Thursday, August 21, 2014

Java Method to Generate OTP

      private static String getOTP(int length) {            
           Random r = new Random();            
           char[] dArray = "0123456789".toCharArray();  
           String ret = "" + dArray[ 1 + r.nextInt(8) ];                                
           for(int i=1; i < length; i++) {  
                ret += dArray[ r.nextInt(9) ];  
           return ret;  

Monday, August 18, 2014

Technical notes to self

iManager does not like you setting an attribute value to blank. A small LDIF like below will do the trick:
dn: cn=tomjones,ou=users,o=data
change type: modify
add: telephoneNumber

 The following will strip blank attributes from an IDM Driver. Normally add to output transform.

        <description>Strip Empty Values [Add]</description>
                <if-operation mode="case" op="equal">add</if-operation>
            <do-strip-xpath expression="add-attr[value='']"/>
            <do-strip-xpath expression="add-attr[not(*)]"/>
        <description>Strip Empty Values [Modify]</description>
                <if-operation mode="case" op="equal">modify</if-operation>
                <if-operation mode="case" op="equal">sync</if-operation>
            <do-strip-xpath expression="modify-attr/add-value[value='']"/>
            <do-strip-xpath expression="modify-attr[not(*)]"/>

Communication is Key

The older I get the more I realise how import clear communication is. Communication does not come naturally to all people, espically people in the more technical sectors. I must say I really enjoying working with technology. Things are normally always black and white or zeros and ones. When it comes to people that are a number of soft skills that in my case needed to be learnt and did not come natually and I have to admit I'm still learning new things every day about working with people.

Leason for today:

Talk to people, not about people.

One thing I need to start doing is after key meetings send out my own 'minutes'. This way I communicate my understanding of what was communicated in the meeting and what decisions where made. Also I need to make clear statements in my 'minutes' about assigned roles and responsbilities. Never assume someone has commited to doing something unless it's in black and white!

Friday, August 8, 2014

Database Table Names

Learnt this the hard way when I found out MySQL tables are case sensitive.

A bit of background information:
The (ANSI) SQL standard requires that non-quoted identifiers are stored in all uppercase in the system catalogs and that non-quoted identifiers are case-insensitive.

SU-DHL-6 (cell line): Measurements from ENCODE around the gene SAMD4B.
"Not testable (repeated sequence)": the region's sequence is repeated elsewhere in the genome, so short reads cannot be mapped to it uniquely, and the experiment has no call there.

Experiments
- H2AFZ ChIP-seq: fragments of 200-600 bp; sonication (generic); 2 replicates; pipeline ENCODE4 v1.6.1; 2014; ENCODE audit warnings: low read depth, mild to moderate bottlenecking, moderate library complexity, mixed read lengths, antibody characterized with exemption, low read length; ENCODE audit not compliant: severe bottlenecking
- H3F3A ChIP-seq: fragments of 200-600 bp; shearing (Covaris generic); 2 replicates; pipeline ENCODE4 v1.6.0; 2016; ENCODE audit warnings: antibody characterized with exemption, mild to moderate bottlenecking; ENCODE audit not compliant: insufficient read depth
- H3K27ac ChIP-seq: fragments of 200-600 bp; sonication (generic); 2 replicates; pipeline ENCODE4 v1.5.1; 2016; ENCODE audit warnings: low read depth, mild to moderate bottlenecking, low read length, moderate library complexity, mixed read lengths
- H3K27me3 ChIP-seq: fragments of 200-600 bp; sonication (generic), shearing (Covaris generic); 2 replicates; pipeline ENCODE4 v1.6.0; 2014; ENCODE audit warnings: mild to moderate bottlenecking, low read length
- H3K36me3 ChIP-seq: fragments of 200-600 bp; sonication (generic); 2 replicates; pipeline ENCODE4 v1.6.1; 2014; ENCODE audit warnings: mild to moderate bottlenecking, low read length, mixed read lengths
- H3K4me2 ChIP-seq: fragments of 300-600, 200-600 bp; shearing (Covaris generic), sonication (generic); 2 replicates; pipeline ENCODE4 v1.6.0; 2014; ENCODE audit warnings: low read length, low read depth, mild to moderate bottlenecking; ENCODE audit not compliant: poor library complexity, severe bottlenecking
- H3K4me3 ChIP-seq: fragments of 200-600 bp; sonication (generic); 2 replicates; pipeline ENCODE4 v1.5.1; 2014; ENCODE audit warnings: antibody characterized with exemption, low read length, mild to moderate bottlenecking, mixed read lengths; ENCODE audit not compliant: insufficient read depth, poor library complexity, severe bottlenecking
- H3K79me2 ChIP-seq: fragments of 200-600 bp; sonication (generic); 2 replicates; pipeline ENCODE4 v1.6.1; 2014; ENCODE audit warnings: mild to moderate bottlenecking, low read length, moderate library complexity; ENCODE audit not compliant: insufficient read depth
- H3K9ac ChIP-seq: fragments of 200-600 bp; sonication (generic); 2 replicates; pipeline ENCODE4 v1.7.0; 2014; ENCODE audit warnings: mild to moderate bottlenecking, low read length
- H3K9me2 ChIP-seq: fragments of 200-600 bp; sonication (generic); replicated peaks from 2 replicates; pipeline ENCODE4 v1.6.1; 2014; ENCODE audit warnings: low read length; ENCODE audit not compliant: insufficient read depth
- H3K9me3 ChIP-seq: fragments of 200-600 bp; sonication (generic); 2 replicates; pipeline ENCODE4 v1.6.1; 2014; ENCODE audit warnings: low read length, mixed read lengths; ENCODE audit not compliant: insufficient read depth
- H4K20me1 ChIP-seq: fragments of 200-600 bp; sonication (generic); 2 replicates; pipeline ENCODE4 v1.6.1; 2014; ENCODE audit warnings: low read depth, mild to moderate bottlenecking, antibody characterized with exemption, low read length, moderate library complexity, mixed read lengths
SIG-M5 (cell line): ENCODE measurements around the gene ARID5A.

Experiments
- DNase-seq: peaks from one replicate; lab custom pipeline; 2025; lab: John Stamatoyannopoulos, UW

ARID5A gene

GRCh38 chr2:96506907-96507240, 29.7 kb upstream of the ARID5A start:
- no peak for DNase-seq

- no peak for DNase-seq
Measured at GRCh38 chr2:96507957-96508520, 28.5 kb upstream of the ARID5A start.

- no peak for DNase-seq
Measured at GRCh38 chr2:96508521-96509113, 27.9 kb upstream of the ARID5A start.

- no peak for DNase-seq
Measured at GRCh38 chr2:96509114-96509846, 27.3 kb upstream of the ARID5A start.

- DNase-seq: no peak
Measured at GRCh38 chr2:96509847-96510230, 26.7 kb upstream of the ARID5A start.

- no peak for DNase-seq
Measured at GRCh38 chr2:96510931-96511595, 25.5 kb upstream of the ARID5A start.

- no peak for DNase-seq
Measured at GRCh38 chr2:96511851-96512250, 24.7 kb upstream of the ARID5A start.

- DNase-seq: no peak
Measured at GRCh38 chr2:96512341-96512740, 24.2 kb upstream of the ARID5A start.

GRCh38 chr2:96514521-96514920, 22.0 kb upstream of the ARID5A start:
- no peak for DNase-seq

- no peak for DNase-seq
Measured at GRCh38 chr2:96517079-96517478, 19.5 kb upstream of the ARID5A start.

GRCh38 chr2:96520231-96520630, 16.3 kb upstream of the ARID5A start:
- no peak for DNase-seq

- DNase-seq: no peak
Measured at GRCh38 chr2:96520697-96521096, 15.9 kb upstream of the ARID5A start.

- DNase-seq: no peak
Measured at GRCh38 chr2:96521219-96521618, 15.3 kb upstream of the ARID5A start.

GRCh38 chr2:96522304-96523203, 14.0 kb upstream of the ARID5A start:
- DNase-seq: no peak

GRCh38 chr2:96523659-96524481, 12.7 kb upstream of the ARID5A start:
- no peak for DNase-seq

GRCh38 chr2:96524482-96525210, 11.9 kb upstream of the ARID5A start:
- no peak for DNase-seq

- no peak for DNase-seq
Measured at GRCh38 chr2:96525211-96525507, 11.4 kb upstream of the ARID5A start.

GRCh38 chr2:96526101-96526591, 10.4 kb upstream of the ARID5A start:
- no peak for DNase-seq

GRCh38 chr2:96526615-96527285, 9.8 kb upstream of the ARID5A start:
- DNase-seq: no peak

According to the standard the following non-quoted identifiers reference the same object (e.g. a table): FOOBAR, foobar, FooBar (and all would have been stored as FOOBAR in the system catalogs).
The following quoted identifiers reference 3 different objects: "FOOBAR", "foobar", "FooBar".
Nearly all DBMS comply at least with the requirement that non-quoted identifiers are case insensitive. Except for MySQL and SQL Server as far as I know - both can be configured to be case-sensitive even for non-quoted identifiers. I'm not sure what the default behaviour of SQL Server is though (as Damien pointed out in his comment, this depends on the collation being used for SQL Server).
MySQL is even more confusing as its behaviour depends on the combination of several configuration settings, the storage engine and the filesystem. All other DBMS I know are consistent regarding their behaviour across all platforms and installations.
PostgreSQL complies with the case-sensitivity but it folds everything to lowercase.
So given these rules, I think that the "traditional" naming convention using underscores stems from the fact that object names are stored in uppercase. The only way to get "readable" names is to separate important parts of the name with underscores.
SQL Server is even more non-standard as it is case-preserving (similar to the way NTFS under Windows works) so it does not fold the names to anything. So it does not change the case of the name when it's stored in the system catalog (but it is by default case insensitive). For that reason you will find people working in a Microsoft environment using CamelCase more often then e.g. in an Oracle environment.